• NOT do one-stop shopping; do things that are inconvenient; take a lot of time and be inefficient
  • Converse without interruptions
  • People-watch (instead of person-watch!)
  • Live only with someone who: picks up after herself, expresses her needs clearly, is flexible about her desires and timing, and can be left alone without danger

I never wanted to be the kind of parent who only does kid things and takes our kid only to “family” activities and feeds her kiddie food. And, in fact, we aren’t really; Owl is as happy eating a thousand-year egg as Goldfish crackers (this was quite a discovery), and we limit kid stuff just to keep ourselves from getting overstimulated. Even so, some restrictions on adult activity and environment are simply inevitable. A food-loving toddler in a gourmet shop with shelves at her eye level = not a fun shopping experience. Trying to decide about new clothes while keeping half an eye on a wandering kiddo = not a recipe for clear thinking. There are a lot of things I can technically do while watching Owl, but a lot of the pleasure is gone, because I can’t fully enter into the flow of the moment, either as her companion, or as myself trying to do a thing.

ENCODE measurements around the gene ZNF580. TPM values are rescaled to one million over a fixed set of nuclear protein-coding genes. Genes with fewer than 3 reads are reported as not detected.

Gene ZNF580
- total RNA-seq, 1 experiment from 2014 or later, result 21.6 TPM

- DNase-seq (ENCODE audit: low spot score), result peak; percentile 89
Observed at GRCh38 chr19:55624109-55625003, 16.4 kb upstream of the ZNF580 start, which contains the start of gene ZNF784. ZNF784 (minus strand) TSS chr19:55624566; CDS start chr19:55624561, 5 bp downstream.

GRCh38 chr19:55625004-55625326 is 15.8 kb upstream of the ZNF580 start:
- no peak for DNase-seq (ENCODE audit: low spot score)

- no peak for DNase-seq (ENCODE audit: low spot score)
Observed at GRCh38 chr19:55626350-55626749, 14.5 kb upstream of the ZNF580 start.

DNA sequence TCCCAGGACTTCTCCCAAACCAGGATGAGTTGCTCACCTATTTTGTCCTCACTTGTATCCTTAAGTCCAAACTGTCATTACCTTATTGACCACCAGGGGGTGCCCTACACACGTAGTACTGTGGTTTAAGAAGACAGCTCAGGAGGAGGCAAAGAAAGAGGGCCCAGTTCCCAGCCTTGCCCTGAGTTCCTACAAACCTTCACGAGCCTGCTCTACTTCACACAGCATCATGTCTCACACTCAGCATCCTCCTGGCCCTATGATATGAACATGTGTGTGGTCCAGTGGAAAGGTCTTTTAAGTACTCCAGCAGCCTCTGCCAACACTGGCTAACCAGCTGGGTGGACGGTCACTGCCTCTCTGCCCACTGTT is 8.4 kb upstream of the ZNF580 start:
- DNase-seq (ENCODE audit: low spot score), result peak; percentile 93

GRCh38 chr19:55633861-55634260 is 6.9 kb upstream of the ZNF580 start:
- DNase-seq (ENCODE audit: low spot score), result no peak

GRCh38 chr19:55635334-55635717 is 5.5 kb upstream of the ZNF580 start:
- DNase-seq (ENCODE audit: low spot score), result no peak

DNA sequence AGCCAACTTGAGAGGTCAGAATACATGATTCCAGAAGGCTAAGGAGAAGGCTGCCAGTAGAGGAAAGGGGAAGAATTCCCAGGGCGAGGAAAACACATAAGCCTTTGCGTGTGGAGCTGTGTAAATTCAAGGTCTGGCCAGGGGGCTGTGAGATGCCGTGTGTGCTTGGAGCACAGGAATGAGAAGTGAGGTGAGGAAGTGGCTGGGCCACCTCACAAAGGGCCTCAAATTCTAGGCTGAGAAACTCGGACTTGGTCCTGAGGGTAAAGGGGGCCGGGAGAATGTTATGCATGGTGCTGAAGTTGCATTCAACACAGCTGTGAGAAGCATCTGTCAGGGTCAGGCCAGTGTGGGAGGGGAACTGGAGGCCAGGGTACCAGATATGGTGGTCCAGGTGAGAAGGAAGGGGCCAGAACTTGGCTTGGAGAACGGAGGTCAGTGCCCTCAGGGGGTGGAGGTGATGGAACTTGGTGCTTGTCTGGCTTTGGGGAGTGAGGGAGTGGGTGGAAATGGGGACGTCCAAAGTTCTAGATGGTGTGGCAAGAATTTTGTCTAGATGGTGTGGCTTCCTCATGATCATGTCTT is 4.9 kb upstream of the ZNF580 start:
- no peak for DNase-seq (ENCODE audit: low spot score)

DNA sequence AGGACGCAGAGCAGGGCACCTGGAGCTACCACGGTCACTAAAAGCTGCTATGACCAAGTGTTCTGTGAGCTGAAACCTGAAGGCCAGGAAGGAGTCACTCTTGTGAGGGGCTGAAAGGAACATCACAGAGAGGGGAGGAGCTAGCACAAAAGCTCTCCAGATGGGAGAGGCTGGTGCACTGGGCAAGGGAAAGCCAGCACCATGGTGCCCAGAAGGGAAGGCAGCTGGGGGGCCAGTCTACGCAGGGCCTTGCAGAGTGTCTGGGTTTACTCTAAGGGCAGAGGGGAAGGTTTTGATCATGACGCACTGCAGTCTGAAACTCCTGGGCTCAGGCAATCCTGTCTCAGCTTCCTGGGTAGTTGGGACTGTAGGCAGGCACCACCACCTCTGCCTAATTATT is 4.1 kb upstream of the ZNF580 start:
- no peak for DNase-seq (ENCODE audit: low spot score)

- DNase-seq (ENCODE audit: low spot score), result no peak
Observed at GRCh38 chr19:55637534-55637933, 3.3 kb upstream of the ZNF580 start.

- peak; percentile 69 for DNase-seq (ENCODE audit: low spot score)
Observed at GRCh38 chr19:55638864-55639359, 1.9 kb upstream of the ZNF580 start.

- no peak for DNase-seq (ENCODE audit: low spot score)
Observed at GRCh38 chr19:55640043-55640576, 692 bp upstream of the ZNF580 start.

wall of fancy bottled waters at La Grande Epicerie: a display to strike terror into the hearts of parents of toddlers

Wall of fancy bottled waters, La Grande Epicerie, Paris

So, while I would have been happy doing absolutely nothing in Paris, or simply walking around, I fortunately had the chance to do more than that as well. We had meals that lasted three hours. (No two-year-old is sitting still for that, unless sedated!) We sat at cafes.

cold pea soup at Bouillon RacineLisa with pea soup, Bouillon Racine, Paris

dessert course at Passage 53Lisa with desserts, Passage 53, Paris

sketch on a business card while at Cafe PoushkineNapoleon and tiny sketch by Lisa Hsia

My friend from my last Paris trip, Dov, was also in town again and we met up by the Medici fountain in the Jardin du Luxembourg for a very happy afternoon of sketching and an impromptu concert; the sketching spilled over before and after this activity, too, as I spent the morning buying new drawing supplies, and some of the next day sketching in a different garden.

my sketches at the fountain

collaborative sketches with Dov (a fun exercise!)

post-sketch cafe time

garden sketch in Paris by Lisa Hsia